I'd argue that it was Carrick's consistency that allowed Scholes to settle so quickly upon his return. Many felt that Scholes allowed Carrick to play with more confidence but I think it was a mutual transaction where they both benefitted from each other. So much so, that we learnt that whilst still rash, Sholes can actually tackle. Why? Because a deeper and reliable Carrick was always back cover space meaning that Scholes would never be forced into a desperate lunge as more powerful, quicker players went past him. Instead, Paul was able to pick his moments to tackle better and time them perfectly most of the time.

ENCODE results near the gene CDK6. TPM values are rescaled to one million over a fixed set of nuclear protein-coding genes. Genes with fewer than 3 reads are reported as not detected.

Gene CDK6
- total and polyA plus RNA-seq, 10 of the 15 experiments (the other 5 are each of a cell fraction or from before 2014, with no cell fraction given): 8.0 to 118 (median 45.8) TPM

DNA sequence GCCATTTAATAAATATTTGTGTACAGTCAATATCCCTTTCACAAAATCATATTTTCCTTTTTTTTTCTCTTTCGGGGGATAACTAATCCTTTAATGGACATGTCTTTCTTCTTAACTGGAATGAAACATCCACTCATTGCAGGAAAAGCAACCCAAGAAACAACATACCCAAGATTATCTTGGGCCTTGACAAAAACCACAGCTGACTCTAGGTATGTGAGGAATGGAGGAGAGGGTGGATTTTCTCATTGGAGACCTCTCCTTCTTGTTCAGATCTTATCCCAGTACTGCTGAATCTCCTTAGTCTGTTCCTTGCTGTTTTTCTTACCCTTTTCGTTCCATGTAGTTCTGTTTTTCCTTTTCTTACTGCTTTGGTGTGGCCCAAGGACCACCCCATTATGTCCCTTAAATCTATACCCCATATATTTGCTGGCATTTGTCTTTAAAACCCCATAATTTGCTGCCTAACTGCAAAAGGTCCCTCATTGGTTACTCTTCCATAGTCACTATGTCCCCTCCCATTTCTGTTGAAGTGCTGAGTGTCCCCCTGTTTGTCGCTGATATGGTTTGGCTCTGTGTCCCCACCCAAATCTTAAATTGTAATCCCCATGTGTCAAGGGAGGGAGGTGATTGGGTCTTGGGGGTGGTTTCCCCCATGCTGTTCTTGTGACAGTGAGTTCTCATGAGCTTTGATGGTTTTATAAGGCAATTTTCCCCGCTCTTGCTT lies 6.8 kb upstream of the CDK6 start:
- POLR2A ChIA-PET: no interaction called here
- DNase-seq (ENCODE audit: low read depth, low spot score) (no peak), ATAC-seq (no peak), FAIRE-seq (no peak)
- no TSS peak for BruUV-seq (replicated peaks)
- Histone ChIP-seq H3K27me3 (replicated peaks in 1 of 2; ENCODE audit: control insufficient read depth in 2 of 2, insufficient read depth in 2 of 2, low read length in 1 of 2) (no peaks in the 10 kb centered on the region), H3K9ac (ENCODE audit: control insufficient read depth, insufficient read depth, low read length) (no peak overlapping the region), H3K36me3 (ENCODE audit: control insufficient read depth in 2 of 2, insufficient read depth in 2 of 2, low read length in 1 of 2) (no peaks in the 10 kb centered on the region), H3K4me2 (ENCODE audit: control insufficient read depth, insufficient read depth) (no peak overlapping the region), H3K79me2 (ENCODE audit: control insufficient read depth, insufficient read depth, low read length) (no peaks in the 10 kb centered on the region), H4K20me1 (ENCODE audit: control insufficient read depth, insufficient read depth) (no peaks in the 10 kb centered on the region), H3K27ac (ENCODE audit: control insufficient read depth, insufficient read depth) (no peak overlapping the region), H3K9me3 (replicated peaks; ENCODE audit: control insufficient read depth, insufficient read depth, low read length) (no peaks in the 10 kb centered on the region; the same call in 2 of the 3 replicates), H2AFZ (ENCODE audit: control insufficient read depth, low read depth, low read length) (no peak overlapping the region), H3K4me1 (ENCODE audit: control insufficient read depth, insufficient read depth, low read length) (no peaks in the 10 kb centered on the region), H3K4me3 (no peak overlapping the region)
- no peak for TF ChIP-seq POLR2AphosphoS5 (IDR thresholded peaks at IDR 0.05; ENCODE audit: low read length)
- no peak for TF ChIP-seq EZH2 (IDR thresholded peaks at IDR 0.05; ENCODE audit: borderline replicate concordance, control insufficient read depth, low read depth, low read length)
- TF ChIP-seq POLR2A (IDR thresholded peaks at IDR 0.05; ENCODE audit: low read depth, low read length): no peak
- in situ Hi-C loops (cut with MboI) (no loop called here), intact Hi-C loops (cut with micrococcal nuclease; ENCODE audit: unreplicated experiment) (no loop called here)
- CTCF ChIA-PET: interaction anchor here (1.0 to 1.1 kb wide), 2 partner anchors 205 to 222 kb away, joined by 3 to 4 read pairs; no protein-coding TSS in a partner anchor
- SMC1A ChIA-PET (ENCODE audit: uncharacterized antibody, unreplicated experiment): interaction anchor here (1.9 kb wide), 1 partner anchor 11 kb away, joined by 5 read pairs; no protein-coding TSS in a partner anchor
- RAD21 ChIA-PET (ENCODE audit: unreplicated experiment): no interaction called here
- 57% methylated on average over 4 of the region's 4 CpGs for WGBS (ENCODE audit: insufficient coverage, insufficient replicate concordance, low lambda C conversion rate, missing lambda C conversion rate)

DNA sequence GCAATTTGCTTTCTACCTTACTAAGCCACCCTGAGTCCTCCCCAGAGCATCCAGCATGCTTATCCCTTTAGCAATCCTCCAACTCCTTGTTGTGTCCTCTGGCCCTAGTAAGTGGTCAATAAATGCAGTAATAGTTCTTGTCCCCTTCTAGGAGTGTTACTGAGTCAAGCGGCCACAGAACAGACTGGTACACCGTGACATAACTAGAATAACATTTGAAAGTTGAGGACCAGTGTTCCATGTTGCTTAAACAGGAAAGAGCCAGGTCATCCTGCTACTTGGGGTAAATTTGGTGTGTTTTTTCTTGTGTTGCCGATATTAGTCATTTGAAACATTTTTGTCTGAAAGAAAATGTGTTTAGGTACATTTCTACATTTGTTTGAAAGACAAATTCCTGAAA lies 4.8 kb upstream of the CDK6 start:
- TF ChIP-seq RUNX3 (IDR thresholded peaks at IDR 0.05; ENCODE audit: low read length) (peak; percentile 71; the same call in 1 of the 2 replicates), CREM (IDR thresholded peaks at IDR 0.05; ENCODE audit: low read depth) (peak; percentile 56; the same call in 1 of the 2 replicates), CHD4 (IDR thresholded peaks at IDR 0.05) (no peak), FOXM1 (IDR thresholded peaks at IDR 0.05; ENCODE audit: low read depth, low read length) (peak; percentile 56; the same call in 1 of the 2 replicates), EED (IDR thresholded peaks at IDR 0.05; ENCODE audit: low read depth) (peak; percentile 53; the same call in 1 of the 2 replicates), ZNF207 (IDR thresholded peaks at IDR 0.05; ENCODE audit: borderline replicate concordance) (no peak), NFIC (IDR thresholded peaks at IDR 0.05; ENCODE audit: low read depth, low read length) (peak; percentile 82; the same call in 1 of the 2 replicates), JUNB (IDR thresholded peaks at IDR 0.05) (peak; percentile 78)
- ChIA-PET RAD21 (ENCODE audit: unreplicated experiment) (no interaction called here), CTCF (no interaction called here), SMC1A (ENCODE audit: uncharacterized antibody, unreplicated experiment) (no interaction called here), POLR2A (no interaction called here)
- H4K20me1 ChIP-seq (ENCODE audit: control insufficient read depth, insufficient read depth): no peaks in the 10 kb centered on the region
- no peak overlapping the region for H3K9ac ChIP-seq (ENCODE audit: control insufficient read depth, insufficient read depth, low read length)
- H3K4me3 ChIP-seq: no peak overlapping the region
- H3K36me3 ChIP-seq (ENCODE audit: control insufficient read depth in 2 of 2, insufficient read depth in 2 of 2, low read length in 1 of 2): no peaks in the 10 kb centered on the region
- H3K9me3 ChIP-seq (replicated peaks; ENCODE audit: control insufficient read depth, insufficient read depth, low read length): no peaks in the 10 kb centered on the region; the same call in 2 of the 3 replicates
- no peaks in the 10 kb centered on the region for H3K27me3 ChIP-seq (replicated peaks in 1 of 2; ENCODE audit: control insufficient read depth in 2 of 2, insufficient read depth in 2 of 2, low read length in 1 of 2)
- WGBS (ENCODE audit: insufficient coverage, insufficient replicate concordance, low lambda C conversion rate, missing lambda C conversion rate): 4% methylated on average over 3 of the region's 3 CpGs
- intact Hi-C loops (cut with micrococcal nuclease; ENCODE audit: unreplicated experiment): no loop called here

So, Carrick and England. Roy Hodgson confirmed Michael had made himself unavailable for selection unless he'd be first choice. A bit arrogant some might say but somewhat understandably he wouldn't want to be fourth choice and never play. His relationship with England has been stutter to say the least. Most footballers would be happy to retire with 22 caps but his have been dragged out since 2001. He's unfortunately to be playing at the same time as the untouchable Lampard and Gerrard - it's only a recent thing that England have discovered that they necessitate an anchor man and Barry has been favoured in that role.